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Thread: Plural th

  1. #1
    pizza is offline Member
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    Default Plural th

    How do I pronounce a th ending word that is in plural?

    For example: swath /swɑθ/ and swaths? /swɑθz/ ?

    I ask, because, If it is /swɑθz/, I find it difficult to produce a sibilant (s sound) after a /th/ sound.

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    Tdol is offline Editor, UsingEnglish.com
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    Default Re: Plural th

    I say /sweɪ/ and /sweɪz/. With a word like month, the plural /mʌnθs/ can be difficult to pronounce- my wife's Japanese and a very good English speaker, but she always says something like /mʌnθɪz/.

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    raindoctor is offline Member
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    Default Re: Plural th

    You don't hear voiceless th at all, unless you wanna sound foreign or sound academic. It is a fronted sibilant (fronted s, if th is voiceless; if not, fronted z).

    months = pronounce like munts

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    pizza is offline Member
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    Default Re: Plural th

    Well, I thought it was like raindoctor said, however, just trying now I realize I can do /th/ + /s~z/, but it just feels a little strange, because I am basically transitioning from one sound to the other pretty quickly. After /th/ I quickly pull in the tongue and let out a sibilant. Technically speaking it works.

    I don't remember this being a problem before, however I just recently thought about it and wanted to ask here.

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    raindoctor is offline Member
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    Default Re: Plural th

    I was not clear earlier. th + s = an allophone of s = fronted s. No more that business of clearly articulating th, which is peddled by the ignorant 'elite'!

    There is a similar phenomenon: s + th, leading to fronted z.

  6. #6
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    Default Re: Plural th

    Quote Originally Posted by raindoctor View Post
    No more that business of clearly articulating th, which is peddled by the ignorant 'elite'!.
    That sort of comment is unnecessary.

    In informal conversation, I tend to say /mʌn(t)s/. If I am speaking more thoughtfully, I quite naturally say /mʌnθs/. I do not consider myself elitist when I use the second form; I like to think that I am not ignorant.
    Last edited by 5jj; 08-Sep-2011 at 14:12. Reason: typo

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    raindoctor is offline Member
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    Default Re: Plural th

    My apologies, fivejedjon. No native speaker is ignorant. However, when it comes to teaching others, they end up teaching citation form pronunciations, citation form sentences.

    Let me give a concrete example.

    When I was in India, I was looking for bus that goes to a town, spelled as "Vijayawada" in Indian English. When I asked local speakers there about its pronunciation, they gave me "citation" form. In speech (not presidential, of course), I dont hear anything closer to that citation form, because all approximants in that language get deleted in high frequency words. This is what I have in mind. Native speakers do many things, without being aware of all that go in there. When native speakers are questioned about non-citation forms, they say 'yeah, I know that; I speak in so and so contexts': I am not questioning this 'knowing'!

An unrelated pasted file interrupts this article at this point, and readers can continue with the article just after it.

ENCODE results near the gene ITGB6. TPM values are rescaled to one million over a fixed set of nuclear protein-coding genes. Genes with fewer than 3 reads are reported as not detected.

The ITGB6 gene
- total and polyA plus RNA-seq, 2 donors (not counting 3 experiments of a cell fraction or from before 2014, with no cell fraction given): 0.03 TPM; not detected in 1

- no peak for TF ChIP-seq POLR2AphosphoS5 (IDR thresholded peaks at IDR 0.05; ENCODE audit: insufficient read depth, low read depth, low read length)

To me, the elite = those who teach citation forms, making the learners content with whatever the little they have mastered. This fits well with toastmaster/presidential speeches, singing, etc.
    .
    Phonetics, phonology, rhythm, melody, etc--all these are gradient. Citation forms sit at the entrance of this gradient.
    Last edited by raindoctor; 07-Sep-2011 at 09:06.

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    pizza is offline Member
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    Default Re: Plural th

    If I retract the tongue in time before the /s/ sound comes in, it seems to work.

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    Default Re: Plural th

    Quote Originally Posted by raindoctor View Post
    My apologies, fivejedjon. No native speaker is ignorant. However, when it comes to teaching others, they end up teaching citation form pronunciations, citation form sentences.

    To me, the elite = those who teach citation forms, making the learners content with whatever the little they have mastered. This fits well with toastmaster/presidential speeches, singing, etc..
    You are over-generalising. Most of us native speakers in the TEFL world who are professional teachers teach the natural pronunciation of words.The LPD, which gives commonly accepted forms gives, as I do, /mʌnθs/ - with /mʌn(t)s/ as an alternative. the EPD gives only /mʌntθs/.

    There is no evidence for your claim: "You don't hear voiceless th at all, unless you wanna sound foreign or sound academic".

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    birdeen's call is offline VIP Member
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    Default Re: Plural th

    Quote Originally Posted by Tdol View Post
    I say /sweɪ/ and /sweɪz/. With a word like month, the plural /mʌnθs/ can be difficult to pronounce- my wife's Japanese and a very good English speaker, but she always says something like /mʌnθɪz/.
    How do you spell the word? "Swath" or "swathe"?

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